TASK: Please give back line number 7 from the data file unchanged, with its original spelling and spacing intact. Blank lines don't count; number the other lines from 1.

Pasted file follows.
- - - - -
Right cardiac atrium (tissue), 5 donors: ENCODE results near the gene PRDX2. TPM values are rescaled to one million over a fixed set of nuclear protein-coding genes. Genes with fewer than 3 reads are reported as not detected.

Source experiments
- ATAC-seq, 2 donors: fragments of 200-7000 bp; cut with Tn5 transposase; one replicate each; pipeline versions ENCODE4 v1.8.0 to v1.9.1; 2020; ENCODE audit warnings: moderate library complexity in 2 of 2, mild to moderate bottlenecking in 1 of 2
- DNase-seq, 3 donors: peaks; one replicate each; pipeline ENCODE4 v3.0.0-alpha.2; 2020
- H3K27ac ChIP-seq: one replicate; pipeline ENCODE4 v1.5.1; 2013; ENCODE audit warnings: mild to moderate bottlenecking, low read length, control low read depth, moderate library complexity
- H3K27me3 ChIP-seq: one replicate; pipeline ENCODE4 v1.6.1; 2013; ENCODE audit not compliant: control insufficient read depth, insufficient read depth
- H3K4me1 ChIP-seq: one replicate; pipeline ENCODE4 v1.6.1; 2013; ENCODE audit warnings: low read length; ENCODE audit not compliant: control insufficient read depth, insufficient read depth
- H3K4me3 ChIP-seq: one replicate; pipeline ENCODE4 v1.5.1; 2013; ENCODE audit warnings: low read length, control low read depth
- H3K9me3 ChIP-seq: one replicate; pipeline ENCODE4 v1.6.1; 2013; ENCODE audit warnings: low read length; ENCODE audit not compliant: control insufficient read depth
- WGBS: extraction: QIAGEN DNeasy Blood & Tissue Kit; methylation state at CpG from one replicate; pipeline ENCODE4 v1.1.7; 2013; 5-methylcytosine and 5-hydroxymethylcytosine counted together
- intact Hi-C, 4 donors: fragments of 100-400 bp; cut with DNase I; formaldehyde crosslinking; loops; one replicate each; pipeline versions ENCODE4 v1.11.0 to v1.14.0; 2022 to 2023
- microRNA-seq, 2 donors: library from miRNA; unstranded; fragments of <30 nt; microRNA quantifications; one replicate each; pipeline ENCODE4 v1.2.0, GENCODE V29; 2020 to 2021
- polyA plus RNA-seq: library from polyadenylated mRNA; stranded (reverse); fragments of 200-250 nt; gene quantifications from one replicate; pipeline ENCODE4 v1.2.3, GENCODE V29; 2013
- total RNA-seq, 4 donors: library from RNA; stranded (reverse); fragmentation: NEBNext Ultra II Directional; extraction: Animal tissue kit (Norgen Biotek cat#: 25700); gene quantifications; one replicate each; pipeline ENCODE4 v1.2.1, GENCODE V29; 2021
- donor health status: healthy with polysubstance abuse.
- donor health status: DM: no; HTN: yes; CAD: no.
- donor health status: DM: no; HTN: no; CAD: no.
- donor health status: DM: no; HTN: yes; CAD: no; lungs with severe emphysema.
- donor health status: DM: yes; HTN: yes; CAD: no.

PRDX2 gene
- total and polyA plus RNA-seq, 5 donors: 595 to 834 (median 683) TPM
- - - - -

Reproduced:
- H3K4me1 ChIP-seq: one replicate; pipeline ENCODE4 v1.6.1; 2013; ENCODE audit warnings: low read length; ENCODE audit not compliant: control insufficient read depth, insufficient read depth